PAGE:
Why? Because Star Trek is all about saving the starship, saving humanity, and saving the universe as we know it (and not necessarily in that order). Most Star Trek stories/plots are focused heavily on the individual people/characters involved, which doesn't exactly lend itself well to micromanaged RTS-game, where you often lose troops and equipment. This was acceptable in the first game, because losing a large Sovereign-class starship was actually a major concern.

In the second, however, you lost them by the dozen, and so the human factor was lost, because there was no way to win any scenario without sending large groups of ships, and so their crews, to their deaths knowing full well up front they would not survive. And, of course, building ships like that is not something done in an afternoon is not possible in the Star Trek universe, meaning that especially the second game strained credibility very far. In short, it was already strained in the first game, but I could accept it because (1) the story was good, and (2) the loss of starships and personel was not too unbelievable. But in the second game you lost troops and ships too fast to retain the human element of Star Trek. You had to calculate losses, which does not fit too well with Roddenberry's vision, since crews and ships because nothing more than disposable figures that you HAD to sacrifice to proceed in the game. And plotwise, they had Picard enter into an alliance with the Borg as a matter of course...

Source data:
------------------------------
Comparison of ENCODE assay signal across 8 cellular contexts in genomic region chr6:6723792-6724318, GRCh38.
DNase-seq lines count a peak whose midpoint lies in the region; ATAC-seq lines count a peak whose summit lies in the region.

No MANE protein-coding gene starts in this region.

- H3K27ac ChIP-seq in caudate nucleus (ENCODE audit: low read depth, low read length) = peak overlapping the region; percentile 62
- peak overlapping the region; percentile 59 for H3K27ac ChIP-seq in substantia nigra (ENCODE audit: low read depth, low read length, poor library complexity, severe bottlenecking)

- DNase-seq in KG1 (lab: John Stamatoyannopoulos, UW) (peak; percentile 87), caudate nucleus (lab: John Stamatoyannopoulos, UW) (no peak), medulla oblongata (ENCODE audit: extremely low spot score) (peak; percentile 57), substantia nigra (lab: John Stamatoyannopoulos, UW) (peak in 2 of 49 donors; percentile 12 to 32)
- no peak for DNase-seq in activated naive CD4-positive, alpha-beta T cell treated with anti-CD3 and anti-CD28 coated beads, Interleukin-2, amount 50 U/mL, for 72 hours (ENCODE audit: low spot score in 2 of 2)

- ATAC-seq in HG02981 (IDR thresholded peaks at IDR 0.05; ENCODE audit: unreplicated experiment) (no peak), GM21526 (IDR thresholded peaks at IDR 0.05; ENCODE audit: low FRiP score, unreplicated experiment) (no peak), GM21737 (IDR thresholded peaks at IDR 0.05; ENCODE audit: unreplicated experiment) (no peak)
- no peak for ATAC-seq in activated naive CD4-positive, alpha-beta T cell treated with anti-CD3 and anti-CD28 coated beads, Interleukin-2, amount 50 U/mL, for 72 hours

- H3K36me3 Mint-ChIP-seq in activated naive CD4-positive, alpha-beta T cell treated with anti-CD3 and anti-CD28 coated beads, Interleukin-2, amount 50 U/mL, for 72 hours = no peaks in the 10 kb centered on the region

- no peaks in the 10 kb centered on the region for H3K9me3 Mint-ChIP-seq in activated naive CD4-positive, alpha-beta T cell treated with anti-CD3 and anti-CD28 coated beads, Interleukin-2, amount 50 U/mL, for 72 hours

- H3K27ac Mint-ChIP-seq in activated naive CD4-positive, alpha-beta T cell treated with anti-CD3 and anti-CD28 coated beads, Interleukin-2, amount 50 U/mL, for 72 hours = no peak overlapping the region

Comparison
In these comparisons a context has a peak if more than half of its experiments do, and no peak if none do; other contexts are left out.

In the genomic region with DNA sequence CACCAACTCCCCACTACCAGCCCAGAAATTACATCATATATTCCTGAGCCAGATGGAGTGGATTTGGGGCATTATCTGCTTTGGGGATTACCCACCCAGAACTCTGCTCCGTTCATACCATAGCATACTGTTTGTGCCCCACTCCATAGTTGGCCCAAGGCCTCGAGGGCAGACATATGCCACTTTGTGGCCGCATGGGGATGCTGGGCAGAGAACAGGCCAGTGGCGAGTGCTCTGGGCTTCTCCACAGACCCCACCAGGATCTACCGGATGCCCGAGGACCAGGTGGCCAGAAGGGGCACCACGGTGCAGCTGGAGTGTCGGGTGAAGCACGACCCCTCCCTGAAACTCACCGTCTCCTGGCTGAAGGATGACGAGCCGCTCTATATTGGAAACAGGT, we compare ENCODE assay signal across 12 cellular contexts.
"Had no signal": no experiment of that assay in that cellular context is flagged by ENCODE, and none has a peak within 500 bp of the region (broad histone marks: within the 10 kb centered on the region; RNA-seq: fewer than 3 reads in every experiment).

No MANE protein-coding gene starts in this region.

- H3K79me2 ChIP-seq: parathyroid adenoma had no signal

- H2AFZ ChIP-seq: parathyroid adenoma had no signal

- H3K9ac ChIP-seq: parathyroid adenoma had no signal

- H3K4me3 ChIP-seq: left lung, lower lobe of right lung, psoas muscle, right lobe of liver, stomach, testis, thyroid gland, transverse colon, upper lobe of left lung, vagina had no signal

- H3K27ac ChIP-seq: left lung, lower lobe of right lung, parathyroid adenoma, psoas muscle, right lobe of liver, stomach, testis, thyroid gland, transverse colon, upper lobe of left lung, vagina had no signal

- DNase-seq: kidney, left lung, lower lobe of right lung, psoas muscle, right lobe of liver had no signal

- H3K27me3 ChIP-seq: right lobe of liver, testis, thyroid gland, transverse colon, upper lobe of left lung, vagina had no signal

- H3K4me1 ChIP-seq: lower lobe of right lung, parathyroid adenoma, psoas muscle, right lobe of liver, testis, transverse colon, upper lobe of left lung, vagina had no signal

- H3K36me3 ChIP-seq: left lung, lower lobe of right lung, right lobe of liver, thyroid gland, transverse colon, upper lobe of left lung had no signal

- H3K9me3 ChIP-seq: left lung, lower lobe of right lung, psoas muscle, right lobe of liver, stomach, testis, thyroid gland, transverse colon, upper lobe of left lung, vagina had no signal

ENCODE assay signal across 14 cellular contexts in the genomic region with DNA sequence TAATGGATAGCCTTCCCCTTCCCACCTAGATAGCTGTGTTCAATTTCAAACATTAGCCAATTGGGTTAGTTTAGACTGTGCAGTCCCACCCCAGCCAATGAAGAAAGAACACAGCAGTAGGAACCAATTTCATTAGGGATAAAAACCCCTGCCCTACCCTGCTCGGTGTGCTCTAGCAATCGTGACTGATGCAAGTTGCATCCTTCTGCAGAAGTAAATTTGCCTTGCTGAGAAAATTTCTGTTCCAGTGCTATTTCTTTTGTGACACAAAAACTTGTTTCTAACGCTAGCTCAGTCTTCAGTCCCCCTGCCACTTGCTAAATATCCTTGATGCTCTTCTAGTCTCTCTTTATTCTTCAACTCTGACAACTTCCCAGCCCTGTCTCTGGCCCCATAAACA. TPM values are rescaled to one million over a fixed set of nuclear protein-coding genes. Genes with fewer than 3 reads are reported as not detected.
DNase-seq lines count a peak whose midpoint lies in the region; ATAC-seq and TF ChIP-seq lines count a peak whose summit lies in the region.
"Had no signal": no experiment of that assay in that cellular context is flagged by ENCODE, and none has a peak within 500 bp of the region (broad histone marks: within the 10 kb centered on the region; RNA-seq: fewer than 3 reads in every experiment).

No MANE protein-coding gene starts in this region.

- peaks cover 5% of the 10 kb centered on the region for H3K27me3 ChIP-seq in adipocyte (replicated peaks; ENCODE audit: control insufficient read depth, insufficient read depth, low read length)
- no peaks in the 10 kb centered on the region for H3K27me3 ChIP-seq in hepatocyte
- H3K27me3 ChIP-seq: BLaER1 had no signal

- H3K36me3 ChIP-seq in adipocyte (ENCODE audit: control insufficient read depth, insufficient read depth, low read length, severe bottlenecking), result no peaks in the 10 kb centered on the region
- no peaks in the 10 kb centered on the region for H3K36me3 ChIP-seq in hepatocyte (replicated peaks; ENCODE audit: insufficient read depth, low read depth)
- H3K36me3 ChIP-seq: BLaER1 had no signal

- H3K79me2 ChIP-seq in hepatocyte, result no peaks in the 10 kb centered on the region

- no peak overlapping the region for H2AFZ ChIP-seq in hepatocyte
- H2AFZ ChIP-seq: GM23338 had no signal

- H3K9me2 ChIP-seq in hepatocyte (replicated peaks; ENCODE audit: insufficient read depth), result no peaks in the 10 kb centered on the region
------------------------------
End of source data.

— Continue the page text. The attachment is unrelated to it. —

Now, I'm definitely a sucker for plot. Had I not been, I would never have played Armada 1, since RTS are not my cup of tea (the best Trek game ever, IMHO, is clearly Bridge Commander). Besides, my long years of playing tabletop RPGs probably makes me very predisposed towards plot. I remember when Magic: The Gathering came out and EVERBODY talking about how customizable collective card games would sweep the gaming market and end tabletop RPGs. I knew right then and there that would not happen, because the card games had no plot, and that was what attracted me to tabletop, and I probably wasn't alone there.

However, what I like and what is true are not the same thing. I may go for the plot every time, but that does not mean everybody else will. In fact, eight million people playing World of Warcraft would suggest that I'm a distinct minority in that regard.

As for the Asteroids game, it depends entirely on the set-up. If the plot is engrossing and closely connected to the actual gameplay, then the plot-driven game will definitely be liked by more people, I think. However, if the plot is a pure excuse for the game that serves no other purpose, then people will go for the plot-free version, I suspect. Just like the Star Trek: Armada games. We like plots, but not as mere excuses. And we MUST have something invested emotionally in the plot AND its characters if it is to have any impact on us as players.